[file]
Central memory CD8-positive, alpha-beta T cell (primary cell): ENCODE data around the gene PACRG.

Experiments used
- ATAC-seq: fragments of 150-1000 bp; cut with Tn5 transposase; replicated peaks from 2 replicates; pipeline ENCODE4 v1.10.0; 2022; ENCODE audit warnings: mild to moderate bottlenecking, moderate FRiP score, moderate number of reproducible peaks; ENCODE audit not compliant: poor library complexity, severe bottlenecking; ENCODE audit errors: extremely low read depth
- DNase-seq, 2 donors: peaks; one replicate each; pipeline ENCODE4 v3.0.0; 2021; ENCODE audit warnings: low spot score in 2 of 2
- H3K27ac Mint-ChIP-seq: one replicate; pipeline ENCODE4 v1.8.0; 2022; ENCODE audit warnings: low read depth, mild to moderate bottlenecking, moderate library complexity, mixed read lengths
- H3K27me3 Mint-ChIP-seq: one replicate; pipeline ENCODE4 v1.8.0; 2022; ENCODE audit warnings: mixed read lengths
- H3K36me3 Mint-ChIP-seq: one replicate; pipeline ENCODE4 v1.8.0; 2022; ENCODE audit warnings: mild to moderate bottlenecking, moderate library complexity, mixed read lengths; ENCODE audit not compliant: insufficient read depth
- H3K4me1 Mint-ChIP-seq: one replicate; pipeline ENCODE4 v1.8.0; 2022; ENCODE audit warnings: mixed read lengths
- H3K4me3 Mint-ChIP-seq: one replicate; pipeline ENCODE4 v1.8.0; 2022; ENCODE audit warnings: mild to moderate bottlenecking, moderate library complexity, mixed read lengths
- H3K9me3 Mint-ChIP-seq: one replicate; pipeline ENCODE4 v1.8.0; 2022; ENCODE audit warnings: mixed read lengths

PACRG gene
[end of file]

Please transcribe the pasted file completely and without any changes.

Central memory CD8-positive, alpha-beta T cell (primary cell): ENCODE data around the gene PACRG.

Experiments used
- ATAC-seq: fragments of 150-1000 bp; cut with Tn5 transposase; replicated peaks from 2 replicates; pipeline ENCODE4 v1.10.0; 2022; ENCODE audit warnings: mild to moderate bottlenecking, moderate FRiP score, moderate number of reproducible peaks; ENCODE audit not compliant: poor library complexity, severe bottlenecking; ENCODE audit errors: extremely low read depth
- DNase-seq, 2 donors: peaks; one replicate each; pipeline ENCODE4 v3.0.0; 2021; ENCODE audit warnings: low spot score in 2 of 2
- H3K27ac Mint-ChIP-seq: one replicate; pipeline ENCODE4 v1.8.0; 2022; ENCODE audit warnings: low read depth, mild to moderate bottlenecking, moderate library complexity, mixed read lengths
- H3K27me3 Mint-ChIP-seq: one replicate; pipeline ENCODE4 v1.8.0; 2022; ENCODE audit warnings: mixed read lengths
- H3K36me3 Mint-ChIP-seq: one replicate; pipeline ENCODE4 v1.8.0; 2022; ENCODE audit warnings: mild to moderate bottlenecking, moderate library complexity, mixed read lengths; ENCODE audit not compliant: insufficient read depth
- H3K4me1 Mint-ChIP-seq: one replicate; pipeline ENCODE4 v1.8.0; 2022; ENCODE audit warnings: mixed read lengths
- H3K4me3 Mint-ChIP-seq: one replicate; pipeline ENCODE4 v1.8.0; 2022; ENCODE audit warnings: mild to moderate bottlenecking, moderate library complexity, mixed read lengths
- H3K9me3 Mint-ChIP-seq: one replicate; pipeline ENCODE4 v1.8.0; 2022; ENCODE audit warnings: mixed read lengths

PACRG gene